I think you're comparing Gala apples to medlars. Your first lines, like most recent genre-novel openers, are designed to hook the reader as well as give some foretaste of what is to come. The classic novels you quote have a first line crafted to give a good taste of the story, tone, and writer's voice. As I recall, the Gatsby guy (Nick, I think?) went through the story observing, comparing, judging, and thinking about what he was seeing. The first line pretty well indicates that this will be the case. I never could make my way all through Gatsby, while I can't imagine leaving one of your stories unfinished.

Sam Beck said...

Ah, doncha love those calmer, simpler times? Or not. Styles, fashion, and yeah, writing too.

The style now is much faster, (in music, fashion, and yeah, writing too). And frankly, I like fast! But one of the attractions of reading a "classic" is the opportunity to visit the time period it captures, (especially if, when written, it was a "contemporary" novel). Still, I gotta admit, "Call me Ishmael," never did it for me. :)

Carly Carson said...

In general, my favorite books are older ones, and I was willing to give them more than an opening line. But I must say that your opening lines are more intriguing than the classics you cited. Some I grabbed off the shelf:
"Who is John Galt?" (classic, Atlas Shrugged)
All children, except one, grow up. (great, Peter Pan)
My father has asked me to be the fourth corner at the Joy Luck club. (intriguing, The Joy Luck Club)
When shall we three meet again? In thunder, lightning, or in rain? (Okay, I cheated-2 lines, but it's so good. Macbeth)
All of these books are on the same shelf on one bookcase in my house. Weird. But I'm having fun.

Jenna Ives said...

Wow, we've had some great comments here. Thank you all for sharing your opinions!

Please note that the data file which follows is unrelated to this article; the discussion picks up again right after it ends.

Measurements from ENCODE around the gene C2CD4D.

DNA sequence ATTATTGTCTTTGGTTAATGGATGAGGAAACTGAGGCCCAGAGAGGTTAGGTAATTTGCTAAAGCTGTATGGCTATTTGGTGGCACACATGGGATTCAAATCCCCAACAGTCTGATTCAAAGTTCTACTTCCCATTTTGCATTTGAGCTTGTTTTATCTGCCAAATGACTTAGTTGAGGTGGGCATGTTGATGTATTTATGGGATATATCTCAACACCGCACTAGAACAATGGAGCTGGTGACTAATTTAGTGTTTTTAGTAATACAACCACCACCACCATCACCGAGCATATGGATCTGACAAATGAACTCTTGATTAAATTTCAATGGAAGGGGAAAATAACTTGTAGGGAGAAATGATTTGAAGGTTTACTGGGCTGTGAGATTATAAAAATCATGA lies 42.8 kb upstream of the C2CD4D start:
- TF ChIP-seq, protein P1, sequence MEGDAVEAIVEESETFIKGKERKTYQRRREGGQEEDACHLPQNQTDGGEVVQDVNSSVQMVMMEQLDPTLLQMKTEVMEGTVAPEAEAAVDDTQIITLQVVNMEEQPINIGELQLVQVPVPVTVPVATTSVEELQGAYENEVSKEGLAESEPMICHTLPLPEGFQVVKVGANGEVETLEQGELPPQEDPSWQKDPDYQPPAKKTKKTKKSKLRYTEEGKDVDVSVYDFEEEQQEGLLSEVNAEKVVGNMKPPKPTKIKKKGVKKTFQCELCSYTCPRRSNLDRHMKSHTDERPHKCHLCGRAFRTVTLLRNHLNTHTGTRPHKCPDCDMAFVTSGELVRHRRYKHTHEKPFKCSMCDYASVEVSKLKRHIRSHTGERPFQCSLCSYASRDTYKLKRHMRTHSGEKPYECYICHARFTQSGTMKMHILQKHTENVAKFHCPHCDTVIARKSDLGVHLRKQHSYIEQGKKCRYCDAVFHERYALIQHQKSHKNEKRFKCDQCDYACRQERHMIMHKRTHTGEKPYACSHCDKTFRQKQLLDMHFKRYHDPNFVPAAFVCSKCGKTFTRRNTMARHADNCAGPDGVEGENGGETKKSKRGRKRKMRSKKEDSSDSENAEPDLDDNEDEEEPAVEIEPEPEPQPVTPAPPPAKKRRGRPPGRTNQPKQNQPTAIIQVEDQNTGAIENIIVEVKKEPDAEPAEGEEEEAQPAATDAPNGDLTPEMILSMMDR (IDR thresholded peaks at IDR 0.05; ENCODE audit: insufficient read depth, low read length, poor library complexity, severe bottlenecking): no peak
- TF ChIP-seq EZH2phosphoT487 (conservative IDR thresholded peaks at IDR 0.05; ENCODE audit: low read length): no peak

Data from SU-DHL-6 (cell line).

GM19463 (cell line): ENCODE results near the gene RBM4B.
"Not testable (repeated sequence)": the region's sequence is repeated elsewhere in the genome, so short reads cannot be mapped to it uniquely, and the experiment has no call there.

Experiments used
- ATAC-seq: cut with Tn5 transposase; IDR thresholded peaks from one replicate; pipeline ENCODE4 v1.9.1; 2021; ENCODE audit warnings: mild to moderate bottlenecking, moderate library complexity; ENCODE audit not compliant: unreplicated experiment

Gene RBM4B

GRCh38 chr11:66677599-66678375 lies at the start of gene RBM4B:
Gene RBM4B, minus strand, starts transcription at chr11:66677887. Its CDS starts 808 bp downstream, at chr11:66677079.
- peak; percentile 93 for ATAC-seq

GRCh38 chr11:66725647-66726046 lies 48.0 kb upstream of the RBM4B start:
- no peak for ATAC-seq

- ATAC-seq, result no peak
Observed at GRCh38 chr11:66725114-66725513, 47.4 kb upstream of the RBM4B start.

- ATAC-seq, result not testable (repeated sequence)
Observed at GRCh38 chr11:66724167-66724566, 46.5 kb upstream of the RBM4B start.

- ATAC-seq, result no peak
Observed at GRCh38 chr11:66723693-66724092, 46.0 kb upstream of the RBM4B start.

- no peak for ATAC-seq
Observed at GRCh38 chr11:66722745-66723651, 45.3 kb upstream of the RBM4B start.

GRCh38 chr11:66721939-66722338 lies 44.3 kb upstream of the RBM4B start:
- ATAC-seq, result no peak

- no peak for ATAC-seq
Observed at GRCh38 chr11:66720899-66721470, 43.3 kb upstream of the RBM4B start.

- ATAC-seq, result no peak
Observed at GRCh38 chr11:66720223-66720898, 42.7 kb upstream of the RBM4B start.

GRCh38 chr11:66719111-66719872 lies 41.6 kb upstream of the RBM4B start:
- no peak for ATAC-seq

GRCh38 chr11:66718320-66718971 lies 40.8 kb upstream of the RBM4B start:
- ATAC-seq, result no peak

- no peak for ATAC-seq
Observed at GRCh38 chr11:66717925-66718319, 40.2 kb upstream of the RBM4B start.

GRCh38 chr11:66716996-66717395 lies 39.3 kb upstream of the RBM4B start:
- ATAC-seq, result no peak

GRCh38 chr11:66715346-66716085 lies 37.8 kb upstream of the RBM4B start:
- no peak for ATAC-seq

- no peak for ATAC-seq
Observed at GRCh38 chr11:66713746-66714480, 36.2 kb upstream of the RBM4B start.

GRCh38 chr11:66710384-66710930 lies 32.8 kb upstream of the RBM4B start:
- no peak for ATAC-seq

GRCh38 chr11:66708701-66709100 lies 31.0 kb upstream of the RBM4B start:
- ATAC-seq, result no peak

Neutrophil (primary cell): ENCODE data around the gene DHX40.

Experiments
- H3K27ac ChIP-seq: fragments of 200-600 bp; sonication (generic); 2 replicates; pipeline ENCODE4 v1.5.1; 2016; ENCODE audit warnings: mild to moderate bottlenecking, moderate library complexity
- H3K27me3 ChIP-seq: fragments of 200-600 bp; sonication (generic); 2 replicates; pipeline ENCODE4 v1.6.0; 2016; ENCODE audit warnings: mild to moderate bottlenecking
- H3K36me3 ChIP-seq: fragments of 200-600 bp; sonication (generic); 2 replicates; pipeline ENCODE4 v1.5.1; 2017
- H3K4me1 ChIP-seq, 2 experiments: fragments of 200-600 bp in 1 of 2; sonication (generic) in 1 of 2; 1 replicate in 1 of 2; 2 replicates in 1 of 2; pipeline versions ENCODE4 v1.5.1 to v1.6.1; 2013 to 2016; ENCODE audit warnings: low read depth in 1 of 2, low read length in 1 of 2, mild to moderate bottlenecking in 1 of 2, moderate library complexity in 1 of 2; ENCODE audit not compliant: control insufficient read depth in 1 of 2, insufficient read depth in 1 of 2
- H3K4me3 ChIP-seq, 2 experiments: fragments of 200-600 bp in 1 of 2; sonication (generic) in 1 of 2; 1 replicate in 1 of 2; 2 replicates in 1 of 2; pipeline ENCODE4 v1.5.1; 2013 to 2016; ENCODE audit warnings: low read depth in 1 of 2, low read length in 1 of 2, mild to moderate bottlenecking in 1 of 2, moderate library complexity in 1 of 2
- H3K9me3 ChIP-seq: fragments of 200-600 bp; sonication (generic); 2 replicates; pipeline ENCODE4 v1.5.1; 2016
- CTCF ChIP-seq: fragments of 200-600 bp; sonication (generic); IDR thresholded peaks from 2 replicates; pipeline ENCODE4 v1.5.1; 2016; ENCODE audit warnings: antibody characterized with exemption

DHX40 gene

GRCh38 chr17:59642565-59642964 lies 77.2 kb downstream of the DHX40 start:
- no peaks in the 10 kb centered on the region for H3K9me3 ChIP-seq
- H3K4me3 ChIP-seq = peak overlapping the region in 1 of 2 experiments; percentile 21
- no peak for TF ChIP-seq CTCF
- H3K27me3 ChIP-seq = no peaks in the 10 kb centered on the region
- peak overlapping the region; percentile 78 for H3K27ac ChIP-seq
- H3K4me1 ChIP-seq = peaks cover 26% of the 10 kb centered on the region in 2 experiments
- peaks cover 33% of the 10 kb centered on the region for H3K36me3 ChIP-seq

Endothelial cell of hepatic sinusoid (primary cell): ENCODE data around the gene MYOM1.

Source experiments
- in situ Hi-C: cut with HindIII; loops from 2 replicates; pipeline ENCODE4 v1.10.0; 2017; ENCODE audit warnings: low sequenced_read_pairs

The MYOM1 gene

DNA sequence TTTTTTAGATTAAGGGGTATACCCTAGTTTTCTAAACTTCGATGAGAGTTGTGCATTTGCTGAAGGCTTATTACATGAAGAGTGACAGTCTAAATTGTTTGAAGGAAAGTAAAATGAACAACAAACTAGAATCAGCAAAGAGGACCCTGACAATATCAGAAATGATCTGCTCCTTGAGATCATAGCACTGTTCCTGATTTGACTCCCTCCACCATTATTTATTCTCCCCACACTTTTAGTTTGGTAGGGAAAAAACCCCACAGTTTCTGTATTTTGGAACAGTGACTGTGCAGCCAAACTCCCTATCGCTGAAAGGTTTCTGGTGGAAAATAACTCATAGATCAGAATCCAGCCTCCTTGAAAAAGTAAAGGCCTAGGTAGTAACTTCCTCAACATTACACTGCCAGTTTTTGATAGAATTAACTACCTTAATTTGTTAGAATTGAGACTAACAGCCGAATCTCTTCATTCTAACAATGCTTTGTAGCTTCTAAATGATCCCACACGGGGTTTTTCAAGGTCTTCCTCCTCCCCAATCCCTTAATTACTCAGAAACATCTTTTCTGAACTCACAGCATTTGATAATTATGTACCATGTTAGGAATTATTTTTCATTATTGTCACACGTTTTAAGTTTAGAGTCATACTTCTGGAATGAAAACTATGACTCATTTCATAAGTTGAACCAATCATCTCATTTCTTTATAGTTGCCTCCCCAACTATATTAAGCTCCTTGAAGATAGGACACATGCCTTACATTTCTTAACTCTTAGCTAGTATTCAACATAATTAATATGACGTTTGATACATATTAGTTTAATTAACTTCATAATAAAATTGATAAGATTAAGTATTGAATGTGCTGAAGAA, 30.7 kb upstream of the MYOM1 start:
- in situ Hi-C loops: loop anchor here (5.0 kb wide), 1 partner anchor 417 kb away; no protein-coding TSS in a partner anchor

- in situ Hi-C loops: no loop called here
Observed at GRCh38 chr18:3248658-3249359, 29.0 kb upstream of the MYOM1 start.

And THANKS Amber, for your kind comment about my stories! :)


Kathy Bennett said...

Ha! As I read your article I couldn't wait to spout my knowledge of the first line of Gone With the Wind...and then you used it! :-)

However, as a young girl that first line about Scarlett caught my attention and I've remembered it ever since. Is it a great opening line by today's standards? Probably not, but it did tell the reader in one sentence much about the protagonist, Scarlett.

With that said, I love the opening lines in your books. Those are definite hooks making me want to read more. And I've read all of those wonderful stories.

I always think I write killer first lines until my books go to my critique partners. Then one of my critique partners suggests a new first line that puts mine to shame. Writing attention-grabbing first lines is a I'm still nurturing.

Alyssa Kress said...

I love your opening lines, Jenna. They really give me an idea how fun the book is going to be. And I've never been disappointed! I can't say the opening lines of the classics you've quoted leave me uninterested, however. They also intrigue me. What advice did Gatsby's father give him when he was vulnerable and couldn't decide whether it was good or not? I suppose it ruined his life somehow. My eyes seem to go past the first line, no matter how mundane it is, though. I usually give a book at least a page to get my attention. Guess I'm easy!

Jenna Ives said...

Kathy & Alyssa - Thanks for your compliments about my opening lines! I try to hook the reader right from the start :)


Christine Ashworth said...

Jenna, I'm a total fan of your opening lines, too! As a writer, I find them difficult to do and often rewrite them until I'm blind.

As a reader, I like the kinds of opening lines that lead into more...leisurely, unhurried opening lines, like that of Gone With the Wind. One of my favorite books, The Shell Seekers, opens like this: "The taxi, an old Rover smelling of old cigarette smoke, trundled along the empty country road at an unhurried pace." You know right there you'll get an unhurried story, and can relax into it.

Then there's Susan Squires opening line of "Do You Believe in Magic?"... "Jason saw his reflection wavering in the pool of blood under the streetlight." Okay, yeah - that got my attention!

I guess I like eclectic openings and eclectic novels! Great topic, hon.